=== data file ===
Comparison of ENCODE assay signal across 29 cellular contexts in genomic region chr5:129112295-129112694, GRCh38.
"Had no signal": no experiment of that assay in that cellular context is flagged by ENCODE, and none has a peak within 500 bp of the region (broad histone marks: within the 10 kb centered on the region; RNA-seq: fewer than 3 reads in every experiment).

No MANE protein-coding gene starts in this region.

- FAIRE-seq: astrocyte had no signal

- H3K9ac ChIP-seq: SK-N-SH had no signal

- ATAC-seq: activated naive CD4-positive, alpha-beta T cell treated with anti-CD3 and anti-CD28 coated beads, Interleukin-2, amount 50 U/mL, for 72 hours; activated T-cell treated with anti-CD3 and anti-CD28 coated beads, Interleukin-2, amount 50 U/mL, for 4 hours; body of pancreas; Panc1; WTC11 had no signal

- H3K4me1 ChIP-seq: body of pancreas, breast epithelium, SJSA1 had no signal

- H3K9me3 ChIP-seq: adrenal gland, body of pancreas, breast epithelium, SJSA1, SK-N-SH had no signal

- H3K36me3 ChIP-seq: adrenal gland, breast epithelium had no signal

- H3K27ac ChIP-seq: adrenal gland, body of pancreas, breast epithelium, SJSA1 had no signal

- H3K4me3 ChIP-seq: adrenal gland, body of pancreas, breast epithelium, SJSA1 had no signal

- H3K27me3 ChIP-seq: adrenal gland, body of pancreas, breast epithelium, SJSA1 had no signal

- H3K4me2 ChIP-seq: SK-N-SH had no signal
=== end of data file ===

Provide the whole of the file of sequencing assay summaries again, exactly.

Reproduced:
Comparison of ENCODE assay signal across 29 cellular contexts in genomic region chr5:129112295-129112694, GRCh38.
"Had no signal": no experiment of that assay in that cellular context is flagged by ENCODE, and none has a peak within 500 bp of the region (broad histone marks: within the 10 kb centered on the region; RNA-seq: fewer than 3 reads in every experiment).

No MANE protein-coding gene starts in this region.

- FAIRE-seq: astrocyte had no signal

- H3K9ac ChIP-seq: SK-N-SH had no signal

- ATAC-seq: activated naive CD4-positive, alpha-beta T cell treated with anti-CD3 and anti-CD28 coated beads, Interleukin-2, amount 50 U/mL, for 72 hours; activated T-cell treated with anti-CD3 and anti-CD28 coated beads, Interleukin-2, amount 50 U/mL, for 4 hours; body of pancreas; Panc1; WTC11 had no signal

- H3K4me1 ChIP-seq: body of pancreas, breast epithelium, SJSA1 had no signal

- H3K9me3 ChIP-seq: adrenal gland, body of pancreas, breast epithelium, SJSA1, SK-N-SH had no signal

- H3K36me3 ChIP-seq: adrenal gland, breast epithelium had no signal

- H3K27ac ChIP-seq: adrenal gland, body of pancreas, breast epithelium, SJSA1 had no signal

- H3K4me3 ChIP-seq: adrenal gland, body of pancreas, breast epithelium, SJSA1 had no signal

- H3K27me3 ChIP-seq: adrenal gland, body of pancreas, breast epithelium, SJSA1 had no signal

- H3K4me2 ChIP-seq: SK-N-SH had no signal